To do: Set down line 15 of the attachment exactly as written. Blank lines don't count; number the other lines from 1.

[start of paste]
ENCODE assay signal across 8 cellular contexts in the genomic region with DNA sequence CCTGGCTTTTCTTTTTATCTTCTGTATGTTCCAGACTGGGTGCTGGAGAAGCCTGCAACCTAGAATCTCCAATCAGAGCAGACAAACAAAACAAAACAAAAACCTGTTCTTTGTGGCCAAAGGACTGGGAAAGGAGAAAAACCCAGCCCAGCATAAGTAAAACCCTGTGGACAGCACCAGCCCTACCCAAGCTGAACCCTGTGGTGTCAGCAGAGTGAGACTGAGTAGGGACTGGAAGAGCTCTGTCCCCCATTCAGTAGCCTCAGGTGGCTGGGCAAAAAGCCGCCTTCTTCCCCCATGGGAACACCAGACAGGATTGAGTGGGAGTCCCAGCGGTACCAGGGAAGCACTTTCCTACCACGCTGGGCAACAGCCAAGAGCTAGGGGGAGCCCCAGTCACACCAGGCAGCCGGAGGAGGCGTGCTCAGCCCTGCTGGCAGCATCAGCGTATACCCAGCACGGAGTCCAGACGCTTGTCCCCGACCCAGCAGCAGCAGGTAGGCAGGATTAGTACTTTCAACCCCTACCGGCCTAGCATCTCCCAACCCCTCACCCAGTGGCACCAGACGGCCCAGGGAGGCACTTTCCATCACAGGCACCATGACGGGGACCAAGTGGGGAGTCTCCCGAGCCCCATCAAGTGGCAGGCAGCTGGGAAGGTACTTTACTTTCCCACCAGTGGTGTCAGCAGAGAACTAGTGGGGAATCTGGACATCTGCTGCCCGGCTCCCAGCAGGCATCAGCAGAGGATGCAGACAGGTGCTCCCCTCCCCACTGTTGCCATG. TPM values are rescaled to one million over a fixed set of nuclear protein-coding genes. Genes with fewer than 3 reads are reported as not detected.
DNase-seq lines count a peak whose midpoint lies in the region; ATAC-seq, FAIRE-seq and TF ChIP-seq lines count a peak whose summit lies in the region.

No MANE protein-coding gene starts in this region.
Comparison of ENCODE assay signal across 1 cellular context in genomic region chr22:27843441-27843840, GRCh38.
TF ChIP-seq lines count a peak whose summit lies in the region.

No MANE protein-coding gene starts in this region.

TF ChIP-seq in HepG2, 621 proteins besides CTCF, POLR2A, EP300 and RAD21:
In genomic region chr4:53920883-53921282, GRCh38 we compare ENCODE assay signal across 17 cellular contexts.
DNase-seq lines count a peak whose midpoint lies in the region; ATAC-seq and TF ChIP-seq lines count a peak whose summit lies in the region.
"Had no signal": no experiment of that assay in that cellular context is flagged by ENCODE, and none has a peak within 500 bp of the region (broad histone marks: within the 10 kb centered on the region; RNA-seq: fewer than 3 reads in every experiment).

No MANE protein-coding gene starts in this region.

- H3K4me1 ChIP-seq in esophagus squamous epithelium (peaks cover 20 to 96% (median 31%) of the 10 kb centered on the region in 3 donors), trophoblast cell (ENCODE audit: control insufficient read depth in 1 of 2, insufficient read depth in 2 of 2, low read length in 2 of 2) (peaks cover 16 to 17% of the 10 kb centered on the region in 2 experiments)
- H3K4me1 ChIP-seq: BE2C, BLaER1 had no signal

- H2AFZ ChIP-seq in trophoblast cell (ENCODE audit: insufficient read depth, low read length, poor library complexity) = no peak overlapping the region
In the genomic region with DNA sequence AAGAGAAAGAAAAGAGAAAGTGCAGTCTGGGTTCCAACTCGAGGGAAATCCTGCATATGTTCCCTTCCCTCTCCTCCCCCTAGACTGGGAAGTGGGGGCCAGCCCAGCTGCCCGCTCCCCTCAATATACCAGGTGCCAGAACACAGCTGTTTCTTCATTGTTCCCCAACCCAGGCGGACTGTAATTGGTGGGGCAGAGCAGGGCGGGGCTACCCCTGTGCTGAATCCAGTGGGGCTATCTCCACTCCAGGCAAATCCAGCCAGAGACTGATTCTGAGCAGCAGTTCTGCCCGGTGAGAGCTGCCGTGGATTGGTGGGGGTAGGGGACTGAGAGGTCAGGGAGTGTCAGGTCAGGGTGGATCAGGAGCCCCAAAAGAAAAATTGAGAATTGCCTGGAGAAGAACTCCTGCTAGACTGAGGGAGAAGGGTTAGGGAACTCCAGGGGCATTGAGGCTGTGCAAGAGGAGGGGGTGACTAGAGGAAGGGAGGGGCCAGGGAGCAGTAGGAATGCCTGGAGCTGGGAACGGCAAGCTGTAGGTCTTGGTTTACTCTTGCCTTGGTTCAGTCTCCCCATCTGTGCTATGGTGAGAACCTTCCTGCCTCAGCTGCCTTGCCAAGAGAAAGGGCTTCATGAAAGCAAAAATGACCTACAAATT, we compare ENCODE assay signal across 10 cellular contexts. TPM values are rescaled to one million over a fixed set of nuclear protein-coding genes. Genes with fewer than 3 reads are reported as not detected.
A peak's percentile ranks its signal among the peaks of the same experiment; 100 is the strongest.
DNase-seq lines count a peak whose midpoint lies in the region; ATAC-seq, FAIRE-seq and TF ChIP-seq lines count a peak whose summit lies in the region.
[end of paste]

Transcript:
In the genomic region with DNA sequence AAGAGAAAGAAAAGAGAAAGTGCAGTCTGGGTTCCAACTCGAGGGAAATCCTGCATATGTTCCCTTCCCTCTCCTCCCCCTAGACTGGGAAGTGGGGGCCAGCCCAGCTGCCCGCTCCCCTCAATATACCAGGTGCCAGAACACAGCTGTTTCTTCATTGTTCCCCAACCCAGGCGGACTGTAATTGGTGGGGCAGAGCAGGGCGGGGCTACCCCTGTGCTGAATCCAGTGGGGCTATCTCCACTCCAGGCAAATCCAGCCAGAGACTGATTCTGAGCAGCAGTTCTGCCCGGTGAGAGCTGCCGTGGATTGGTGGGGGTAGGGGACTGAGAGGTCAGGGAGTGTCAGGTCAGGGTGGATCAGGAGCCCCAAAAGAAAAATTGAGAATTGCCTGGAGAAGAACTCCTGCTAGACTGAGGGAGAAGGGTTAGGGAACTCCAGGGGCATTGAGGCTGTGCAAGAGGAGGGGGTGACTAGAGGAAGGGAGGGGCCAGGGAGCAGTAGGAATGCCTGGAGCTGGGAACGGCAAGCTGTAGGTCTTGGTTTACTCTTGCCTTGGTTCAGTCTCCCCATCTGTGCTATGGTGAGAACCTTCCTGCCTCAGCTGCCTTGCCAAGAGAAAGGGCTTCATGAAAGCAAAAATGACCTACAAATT, we compare ENCODE assay signal across 10 cellular contexts. TPM values are rescaled to one million over a fixed set of nuclear protein-coding genes. Genes with fewer than 3 reads are reported as not detected.